Listening, not planning.

Posted on February 15, 2011

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After our Sustainable Cities lecture last week, Paula, Melissa and I had a quick chat and realised that we all felt quite alien to most of the debates that were going on during the class. Not because we are not interested in the issues discussed – quite the opposite – but more because of the way these issues are approached by other students – who are mostly from a town planning and surveying background.

They seem to take a very theoritical angle on everything – starting from global systems and definitions for then considering local issues. It seems that for us, little tiny designers that we are, the context – humans – is more important than anything to generate a solution to a problem. We seem to think in terms of small scalable projects that start from a root problem. They seem to think in terms of systemic solutions.

It’s very enlightening to see how different people approach the same issues, but it can be frustrating when, while we are trying to take a human centered creative approach, everything is always brought back to policy making.

We spoke for example about behaviour change. The discussion quickly moved on to the importance of restrictive laws. Can we impose sustainable lifestyle to people?

Yes restrictive laws can be effective (the smoking ban is a great example of behaviour change, that has been accepted, and to which people have adapted quite smoothly, I think), but why not listen to people first and see what solutions they can come up with?

Some students seemed to have come to the conclusion that humans want Ferraris anyway. So what can we do if all what those damn consumerists aspire only to material wealth?

Well, as designers, we can show them alternatives.

One answer was to focus on green technologies. If that means producing greener – but still more – stuff, I’m not sure it’s an answer. The problem with this type of approaches is that they come from the assumption that people won’t change, so we – planners, policy makers, designers – should change things from them.

I think that if we really want to implement sustainable change, we should stop considering others as a mass of greedy consumers. We should recognise that the “communities” we are targeting are individuals first, and respect them as such. Listen to them. And understand that behind this desire for more “stuff” there is an aspiration to happiness and to well being. It is highly counter productive, and also quite contemptuous to assume that people do not aspire to anything else than material wealth.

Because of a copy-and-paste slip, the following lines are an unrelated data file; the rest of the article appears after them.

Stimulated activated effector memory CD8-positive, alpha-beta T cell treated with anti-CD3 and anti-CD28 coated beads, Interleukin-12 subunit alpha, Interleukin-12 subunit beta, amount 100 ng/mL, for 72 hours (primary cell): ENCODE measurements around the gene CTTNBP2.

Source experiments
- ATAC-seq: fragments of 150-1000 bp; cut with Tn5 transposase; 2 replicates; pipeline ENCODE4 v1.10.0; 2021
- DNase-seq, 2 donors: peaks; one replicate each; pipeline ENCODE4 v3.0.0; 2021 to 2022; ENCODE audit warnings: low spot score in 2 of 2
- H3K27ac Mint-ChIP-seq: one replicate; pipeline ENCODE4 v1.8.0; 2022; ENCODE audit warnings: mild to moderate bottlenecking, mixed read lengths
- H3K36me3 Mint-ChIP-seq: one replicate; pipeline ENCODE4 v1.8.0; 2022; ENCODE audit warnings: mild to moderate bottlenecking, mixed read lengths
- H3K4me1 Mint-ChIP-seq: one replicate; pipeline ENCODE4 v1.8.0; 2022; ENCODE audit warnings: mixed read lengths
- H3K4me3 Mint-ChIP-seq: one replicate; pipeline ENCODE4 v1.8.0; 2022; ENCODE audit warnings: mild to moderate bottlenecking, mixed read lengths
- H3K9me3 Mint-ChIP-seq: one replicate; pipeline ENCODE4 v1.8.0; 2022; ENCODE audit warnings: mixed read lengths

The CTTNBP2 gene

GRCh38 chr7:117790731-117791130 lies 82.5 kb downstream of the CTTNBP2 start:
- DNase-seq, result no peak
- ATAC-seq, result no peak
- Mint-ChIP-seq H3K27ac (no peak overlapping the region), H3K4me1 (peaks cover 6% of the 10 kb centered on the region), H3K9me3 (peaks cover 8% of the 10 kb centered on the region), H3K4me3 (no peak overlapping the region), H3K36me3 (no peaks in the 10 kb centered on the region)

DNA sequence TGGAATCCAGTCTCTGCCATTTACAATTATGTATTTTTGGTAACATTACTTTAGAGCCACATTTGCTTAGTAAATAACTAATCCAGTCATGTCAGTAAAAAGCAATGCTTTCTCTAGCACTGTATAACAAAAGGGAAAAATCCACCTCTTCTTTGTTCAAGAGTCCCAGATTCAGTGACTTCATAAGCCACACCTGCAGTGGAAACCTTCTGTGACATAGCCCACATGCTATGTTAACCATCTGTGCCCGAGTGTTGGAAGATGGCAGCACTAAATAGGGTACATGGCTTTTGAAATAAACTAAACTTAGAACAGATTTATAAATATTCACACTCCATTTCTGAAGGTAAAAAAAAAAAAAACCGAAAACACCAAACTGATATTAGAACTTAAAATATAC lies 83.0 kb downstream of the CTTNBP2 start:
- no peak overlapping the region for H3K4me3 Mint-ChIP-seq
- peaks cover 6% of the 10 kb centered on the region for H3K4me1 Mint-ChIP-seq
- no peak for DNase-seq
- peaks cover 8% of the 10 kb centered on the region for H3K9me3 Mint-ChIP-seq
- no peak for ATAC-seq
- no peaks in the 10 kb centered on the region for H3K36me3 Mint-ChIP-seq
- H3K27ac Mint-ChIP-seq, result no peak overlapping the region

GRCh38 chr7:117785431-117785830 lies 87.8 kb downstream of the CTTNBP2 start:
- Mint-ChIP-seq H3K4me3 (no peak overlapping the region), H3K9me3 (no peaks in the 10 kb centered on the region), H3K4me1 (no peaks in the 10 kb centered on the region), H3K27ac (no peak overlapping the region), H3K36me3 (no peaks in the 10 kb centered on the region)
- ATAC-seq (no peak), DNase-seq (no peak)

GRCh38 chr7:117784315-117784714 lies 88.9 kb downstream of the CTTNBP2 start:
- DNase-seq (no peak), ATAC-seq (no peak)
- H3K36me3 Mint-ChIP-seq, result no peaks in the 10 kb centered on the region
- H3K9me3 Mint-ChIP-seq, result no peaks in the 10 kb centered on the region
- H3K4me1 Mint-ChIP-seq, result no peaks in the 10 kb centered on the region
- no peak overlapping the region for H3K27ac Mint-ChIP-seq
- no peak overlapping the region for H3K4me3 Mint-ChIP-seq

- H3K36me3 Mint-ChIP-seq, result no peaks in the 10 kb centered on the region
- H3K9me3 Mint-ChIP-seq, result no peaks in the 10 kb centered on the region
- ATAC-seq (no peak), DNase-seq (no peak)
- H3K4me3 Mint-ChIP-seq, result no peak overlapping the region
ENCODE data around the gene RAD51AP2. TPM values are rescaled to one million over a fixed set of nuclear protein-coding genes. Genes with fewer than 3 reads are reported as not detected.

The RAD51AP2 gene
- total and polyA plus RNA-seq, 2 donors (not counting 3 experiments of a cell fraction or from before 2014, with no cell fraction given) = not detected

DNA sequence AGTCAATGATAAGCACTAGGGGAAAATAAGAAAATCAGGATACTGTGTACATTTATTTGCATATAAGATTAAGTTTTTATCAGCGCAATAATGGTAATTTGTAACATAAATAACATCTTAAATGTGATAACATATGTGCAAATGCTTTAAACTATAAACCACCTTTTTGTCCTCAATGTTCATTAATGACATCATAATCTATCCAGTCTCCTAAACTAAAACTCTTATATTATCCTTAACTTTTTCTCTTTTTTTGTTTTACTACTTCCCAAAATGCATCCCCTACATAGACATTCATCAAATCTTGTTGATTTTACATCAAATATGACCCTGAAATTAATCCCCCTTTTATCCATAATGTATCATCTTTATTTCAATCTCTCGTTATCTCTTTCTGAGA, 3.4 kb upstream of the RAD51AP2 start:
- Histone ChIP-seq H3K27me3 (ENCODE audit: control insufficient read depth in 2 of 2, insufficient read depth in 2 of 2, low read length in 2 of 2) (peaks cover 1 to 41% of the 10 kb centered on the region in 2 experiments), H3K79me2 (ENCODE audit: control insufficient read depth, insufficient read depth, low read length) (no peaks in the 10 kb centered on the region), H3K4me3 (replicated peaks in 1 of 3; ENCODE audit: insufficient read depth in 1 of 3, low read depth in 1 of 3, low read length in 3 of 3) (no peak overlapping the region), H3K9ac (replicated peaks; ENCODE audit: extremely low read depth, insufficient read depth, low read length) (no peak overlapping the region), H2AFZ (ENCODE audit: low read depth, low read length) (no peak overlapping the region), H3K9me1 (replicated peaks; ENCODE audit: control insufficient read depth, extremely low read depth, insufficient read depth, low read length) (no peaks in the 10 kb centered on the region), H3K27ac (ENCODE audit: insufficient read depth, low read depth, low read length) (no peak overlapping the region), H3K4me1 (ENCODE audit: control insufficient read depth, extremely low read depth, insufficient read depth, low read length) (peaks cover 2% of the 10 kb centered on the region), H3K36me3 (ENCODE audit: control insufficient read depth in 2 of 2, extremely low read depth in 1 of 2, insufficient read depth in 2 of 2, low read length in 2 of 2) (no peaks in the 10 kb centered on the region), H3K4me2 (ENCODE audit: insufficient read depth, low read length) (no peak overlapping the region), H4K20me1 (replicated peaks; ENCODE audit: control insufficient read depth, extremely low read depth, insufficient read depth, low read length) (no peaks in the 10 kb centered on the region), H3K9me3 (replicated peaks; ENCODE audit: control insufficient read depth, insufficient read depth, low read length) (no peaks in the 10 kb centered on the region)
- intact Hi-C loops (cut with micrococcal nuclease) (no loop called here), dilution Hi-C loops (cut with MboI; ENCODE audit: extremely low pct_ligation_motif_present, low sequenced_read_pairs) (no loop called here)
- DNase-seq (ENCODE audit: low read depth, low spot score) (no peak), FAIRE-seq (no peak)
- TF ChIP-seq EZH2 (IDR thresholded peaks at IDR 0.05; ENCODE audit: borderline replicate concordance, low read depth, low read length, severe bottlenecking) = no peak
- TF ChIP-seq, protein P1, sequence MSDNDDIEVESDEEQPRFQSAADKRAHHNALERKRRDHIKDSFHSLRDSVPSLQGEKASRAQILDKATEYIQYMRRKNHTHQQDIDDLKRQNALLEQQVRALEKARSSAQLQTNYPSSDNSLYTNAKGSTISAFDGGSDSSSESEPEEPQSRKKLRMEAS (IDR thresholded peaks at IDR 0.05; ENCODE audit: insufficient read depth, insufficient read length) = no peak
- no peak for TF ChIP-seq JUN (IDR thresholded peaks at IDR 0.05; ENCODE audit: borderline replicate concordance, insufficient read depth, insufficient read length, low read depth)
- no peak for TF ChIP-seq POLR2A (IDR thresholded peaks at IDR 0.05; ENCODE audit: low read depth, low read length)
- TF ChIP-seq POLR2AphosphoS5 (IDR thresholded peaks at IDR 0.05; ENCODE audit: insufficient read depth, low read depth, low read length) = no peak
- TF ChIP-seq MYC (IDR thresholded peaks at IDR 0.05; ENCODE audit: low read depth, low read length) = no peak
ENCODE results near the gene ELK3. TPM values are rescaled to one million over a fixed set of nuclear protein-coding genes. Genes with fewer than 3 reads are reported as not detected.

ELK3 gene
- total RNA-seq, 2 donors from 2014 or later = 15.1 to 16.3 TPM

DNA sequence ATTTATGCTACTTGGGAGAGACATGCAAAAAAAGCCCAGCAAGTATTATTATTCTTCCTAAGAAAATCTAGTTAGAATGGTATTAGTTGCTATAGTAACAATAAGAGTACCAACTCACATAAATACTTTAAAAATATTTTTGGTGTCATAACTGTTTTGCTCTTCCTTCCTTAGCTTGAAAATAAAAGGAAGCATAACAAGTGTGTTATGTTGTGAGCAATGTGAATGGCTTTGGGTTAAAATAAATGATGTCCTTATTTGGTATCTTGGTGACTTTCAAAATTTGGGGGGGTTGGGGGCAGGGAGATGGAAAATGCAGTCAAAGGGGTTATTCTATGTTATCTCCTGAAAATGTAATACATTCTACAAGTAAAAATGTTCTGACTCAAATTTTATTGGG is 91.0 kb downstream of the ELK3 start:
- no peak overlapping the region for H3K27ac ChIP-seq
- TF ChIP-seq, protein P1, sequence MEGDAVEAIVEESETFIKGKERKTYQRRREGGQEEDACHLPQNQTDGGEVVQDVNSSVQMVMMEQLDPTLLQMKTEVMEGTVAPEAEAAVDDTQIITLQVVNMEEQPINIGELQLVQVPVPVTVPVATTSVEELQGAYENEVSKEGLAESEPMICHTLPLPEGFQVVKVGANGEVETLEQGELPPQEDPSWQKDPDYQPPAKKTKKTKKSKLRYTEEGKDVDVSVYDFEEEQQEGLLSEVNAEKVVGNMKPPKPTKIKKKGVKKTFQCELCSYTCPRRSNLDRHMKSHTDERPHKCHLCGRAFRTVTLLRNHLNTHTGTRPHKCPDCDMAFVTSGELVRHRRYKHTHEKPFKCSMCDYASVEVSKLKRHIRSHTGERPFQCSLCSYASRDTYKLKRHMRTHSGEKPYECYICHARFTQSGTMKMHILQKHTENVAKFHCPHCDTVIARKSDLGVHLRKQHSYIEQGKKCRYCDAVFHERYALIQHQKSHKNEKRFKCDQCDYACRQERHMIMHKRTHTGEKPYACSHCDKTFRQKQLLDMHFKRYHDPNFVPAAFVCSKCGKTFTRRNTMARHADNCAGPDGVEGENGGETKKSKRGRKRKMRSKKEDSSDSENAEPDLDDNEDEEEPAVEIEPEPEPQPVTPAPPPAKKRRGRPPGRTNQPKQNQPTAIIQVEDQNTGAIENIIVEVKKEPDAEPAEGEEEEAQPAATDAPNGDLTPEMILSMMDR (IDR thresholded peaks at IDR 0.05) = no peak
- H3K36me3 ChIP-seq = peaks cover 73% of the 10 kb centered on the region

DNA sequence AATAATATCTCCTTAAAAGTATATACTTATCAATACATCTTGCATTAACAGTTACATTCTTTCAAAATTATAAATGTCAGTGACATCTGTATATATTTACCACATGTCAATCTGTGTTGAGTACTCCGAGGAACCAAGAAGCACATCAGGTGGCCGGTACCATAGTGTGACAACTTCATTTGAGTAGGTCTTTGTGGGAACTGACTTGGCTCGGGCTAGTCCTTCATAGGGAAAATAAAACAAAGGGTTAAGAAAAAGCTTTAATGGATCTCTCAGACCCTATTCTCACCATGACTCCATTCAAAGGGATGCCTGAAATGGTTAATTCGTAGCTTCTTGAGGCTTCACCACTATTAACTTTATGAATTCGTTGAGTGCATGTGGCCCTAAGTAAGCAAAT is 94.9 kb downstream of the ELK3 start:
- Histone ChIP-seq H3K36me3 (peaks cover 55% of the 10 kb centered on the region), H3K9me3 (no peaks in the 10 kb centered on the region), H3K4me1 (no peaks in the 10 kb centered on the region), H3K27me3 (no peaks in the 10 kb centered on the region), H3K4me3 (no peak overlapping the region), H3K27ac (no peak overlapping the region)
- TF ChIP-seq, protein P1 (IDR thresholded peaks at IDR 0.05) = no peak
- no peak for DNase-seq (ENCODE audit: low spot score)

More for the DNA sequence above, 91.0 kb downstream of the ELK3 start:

For town planners, showing alternatives can be a about offering opportunities to experience conviviality, in order to ignite this shift in their aspiration – make people realise that what they strive for is social wealth, rather than material wealth.

The limits of planning.

I am currently reading a Small Change, by Nabeel Hamdi, Professor of Housing and Urban Development at Oxford Brookes University. It is a very inspiring read, “an argument for the wisdom of the street, the ingenuity of the improvers and the long-term, large-scale effectiveness of immediate, small scale actions.”

Although I am only half way through it, I can really recommend it to anyone interested in a human view of community development.

Speaking about how development used to be approached, he says:

“we held assumptions about development which guided our practice based on clear and unchallenged differentiations between us and them. The terminology of the day emphasized this division: first world and third world, developed and underdeveloped, developed and developing. Development, it was thought, could be brought to people by those who know best, in the form of technology, money and moral values that would make life better. It was something that was done to others, something that was provided for others who cannot provide for themselves.”

In a later chapter, he speaks about the impossibility of knowing everything about a situation:

“Not knowing … leaves space to think creatively … uncertainty gives room to think. It changes fundamentally power relationships because it invites questions, the answers to which are not already pre-set. In this sense, not knowing encourages the participation of others to engage with each other in search of ideas not based on pre-established routines, nor on so-called best practices.”

For me, these two quotes really nail down the sort of approaches I am interested in: recognising the potential of ordinary people to organise their own solutions and escaping this alienating pattern of us/them.

* by Fan Sissoko

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Posted in: Our thoughts